The Mama Shelter used to be a multi-storey car-park. Its ceilings and floors are covered with graffiti. It stands beside a disused railway line in what is reputed to be one of the toughest, and least fashionable, areas of Paris.
And yet the Mama Shelter is threatening to become the most talked about, and the most trendy, hotel in the French capital after opening two weeks ago.
The “graffiti” scribbled permanently on the ceilings, floors, even inside the lifts, are part of the decor – bizarre but welcoming, funky and functional – created by the internationally-acclaimed French designer, Philippe Starck.
The hotel attempts to combine the informality of a student hostel with the best qualities of a top-class hotel, without the stratospheric prices.
The Mama Shelter is the brain-child of Serge Trigano, 61, son of Gilbert Trigano, the founder of Club Med.
Just as his father invented a new kind of tourism in the 1960s and 1970s, M. Trigano believes that he and his team have invented a new kind of hotel for a new kind of urban tourism in the early 21st century.
“The name may seem odd at first but it tells you what we are offering our customers: a convivial shelter from the tension and aggression of the city and a friendly welcome – a mother’s welcome,” M. Trigano said.
“I believe that the old tourist model, once represented by Club Med, is declining. People no longer want to wait for hours in airports to fly to exotic locations which are no longer especially exotic. The new tourism of the 21st century will be urban tourism, the discovery, or the re-discovery of great cities, like Paris or Amsterdam or London.”
Placing a trendy, new 172-bed hotel in the 20th arrondissement of Paris – the poorest, the most racially mixed, the most troubled part of the capital – seems like a gamble.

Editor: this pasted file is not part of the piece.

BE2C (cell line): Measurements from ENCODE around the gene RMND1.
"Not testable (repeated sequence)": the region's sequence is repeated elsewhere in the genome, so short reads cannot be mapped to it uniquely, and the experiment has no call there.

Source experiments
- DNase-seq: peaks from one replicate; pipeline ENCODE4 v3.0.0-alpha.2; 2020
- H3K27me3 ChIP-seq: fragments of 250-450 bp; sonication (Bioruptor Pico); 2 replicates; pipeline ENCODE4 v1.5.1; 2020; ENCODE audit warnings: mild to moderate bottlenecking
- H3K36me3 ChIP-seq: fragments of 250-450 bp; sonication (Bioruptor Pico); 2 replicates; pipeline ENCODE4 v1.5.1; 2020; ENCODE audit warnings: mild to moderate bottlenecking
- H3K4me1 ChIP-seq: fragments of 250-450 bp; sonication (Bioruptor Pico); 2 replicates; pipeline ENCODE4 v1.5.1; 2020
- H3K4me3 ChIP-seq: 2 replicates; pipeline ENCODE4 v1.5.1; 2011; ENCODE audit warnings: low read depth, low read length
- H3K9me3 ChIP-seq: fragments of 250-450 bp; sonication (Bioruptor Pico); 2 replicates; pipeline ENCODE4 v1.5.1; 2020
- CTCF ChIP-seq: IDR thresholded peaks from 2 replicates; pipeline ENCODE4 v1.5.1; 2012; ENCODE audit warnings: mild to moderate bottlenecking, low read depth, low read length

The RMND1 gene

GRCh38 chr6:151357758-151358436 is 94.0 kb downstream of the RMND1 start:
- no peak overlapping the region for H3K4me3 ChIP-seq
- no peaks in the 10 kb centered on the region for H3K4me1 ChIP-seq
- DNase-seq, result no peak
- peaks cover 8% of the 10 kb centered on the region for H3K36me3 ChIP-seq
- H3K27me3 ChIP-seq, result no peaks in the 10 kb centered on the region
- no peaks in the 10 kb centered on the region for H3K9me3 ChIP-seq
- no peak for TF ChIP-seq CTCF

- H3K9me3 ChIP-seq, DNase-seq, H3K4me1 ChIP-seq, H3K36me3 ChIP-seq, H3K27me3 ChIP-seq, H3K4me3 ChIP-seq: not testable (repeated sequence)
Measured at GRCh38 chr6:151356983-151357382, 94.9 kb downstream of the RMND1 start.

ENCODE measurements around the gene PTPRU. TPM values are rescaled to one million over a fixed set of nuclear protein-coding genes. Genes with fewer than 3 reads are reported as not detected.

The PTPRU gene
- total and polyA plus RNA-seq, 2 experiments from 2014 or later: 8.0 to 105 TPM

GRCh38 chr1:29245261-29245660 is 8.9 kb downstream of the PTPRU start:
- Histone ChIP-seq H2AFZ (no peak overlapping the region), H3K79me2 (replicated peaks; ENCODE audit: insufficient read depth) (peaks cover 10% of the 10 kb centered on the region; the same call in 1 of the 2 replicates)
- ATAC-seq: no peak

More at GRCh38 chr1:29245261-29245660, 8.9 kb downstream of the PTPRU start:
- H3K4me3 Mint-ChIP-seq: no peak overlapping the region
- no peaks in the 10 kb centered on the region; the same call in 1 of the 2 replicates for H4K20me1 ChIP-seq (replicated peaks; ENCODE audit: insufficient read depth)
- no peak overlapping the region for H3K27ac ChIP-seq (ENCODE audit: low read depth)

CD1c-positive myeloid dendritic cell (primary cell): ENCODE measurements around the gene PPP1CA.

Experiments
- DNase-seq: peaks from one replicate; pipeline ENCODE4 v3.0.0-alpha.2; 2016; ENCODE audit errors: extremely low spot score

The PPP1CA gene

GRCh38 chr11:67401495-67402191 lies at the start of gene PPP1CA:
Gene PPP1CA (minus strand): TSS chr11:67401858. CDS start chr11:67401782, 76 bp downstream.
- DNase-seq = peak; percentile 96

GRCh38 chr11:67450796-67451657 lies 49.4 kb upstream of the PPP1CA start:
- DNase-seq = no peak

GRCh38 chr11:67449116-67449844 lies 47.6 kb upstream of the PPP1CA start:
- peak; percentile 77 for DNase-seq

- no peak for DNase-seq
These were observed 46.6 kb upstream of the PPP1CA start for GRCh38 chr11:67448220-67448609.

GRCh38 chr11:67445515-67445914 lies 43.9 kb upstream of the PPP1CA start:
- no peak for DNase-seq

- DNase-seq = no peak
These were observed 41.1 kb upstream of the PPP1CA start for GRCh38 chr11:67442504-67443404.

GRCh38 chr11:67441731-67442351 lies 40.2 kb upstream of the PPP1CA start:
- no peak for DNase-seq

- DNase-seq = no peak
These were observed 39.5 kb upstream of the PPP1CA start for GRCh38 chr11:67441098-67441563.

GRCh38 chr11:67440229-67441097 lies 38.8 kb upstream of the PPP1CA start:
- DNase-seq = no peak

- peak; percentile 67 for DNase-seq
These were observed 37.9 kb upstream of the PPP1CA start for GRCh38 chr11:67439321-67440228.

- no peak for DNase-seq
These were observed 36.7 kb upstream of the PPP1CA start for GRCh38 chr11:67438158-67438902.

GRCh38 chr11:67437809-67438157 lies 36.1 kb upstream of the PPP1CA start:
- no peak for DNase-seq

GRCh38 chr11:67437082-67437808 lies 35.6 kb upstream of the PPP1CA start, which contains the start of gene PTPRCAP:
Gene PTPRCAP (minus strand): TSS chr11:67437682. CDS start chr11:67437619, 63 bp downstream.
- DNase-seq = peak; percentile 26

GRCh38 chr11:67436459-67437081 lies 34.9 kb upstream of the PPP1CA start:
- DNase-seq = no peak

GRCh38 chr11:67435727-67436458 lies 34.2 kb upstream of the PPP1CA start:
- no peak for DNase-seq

Until recently, the 20th arrondissement was fashionable only if you were dead.
The sole tourist “site” close to the Mama Shelter is the Père La Chaise cemetery, last home of, among others, Edith Piaf, Oscar Wilde, Bizet and Chopin.
For M. Trigano, and his two sons Benjamin and Jeremy, for Philippe Starck, and for the hotel’s architect, Roland Castro, the location of the Mama Shelter was a “deliberate choice”.
The French capital’s axis of youth, fun and trendiness has shifted from west to east in recent years.
Despite this tide of gentrification, the 19th and 20th retain some of the edgy atmosphere, the gritty street and cafe life, of pre-war Paris.
The hotel is a swirl of black, grey and brown, metal, glass, wood and concrete. Poetry, aphorisms and bizarre observations are “scribbled” on the ceilings, carpets and lifts.
“Human beings and dolphins are the only animals who enjoy sex”.
“Twenty-seven per cent of women who win the lottery hide their ticket in their bra.”
Unlike in Club Med, from which the Trigano family was ousted in 1997, the friendly staff will not organise games or insist that you pay for everything with shells or tokens.
The Mama Shelter is, however, club-like in other ways.
The restaurant-bar-lounge-breakfast room has long wooden benches, like a youth hostel. The rooms vary in price from 79 euros (NZ$170) – almost as cheap as you can find in Paris – to 200 euros (NZ$430).
The beds have linen of quality that you might find in the Ritz. Each room has a free-access TV and wi-fi.
With minimal publicity so far, the hotel is fully booked until close to the end of October.
M. Trigano said: “My hope is that we will eventually attract visitors from the 16th arrondissement (the most conservative of all Paris districts). After all, if they go to Marrakesh, they will merely see other people from the 16th arrondissement. If they come here, they will see people, and things, they have never seen before.”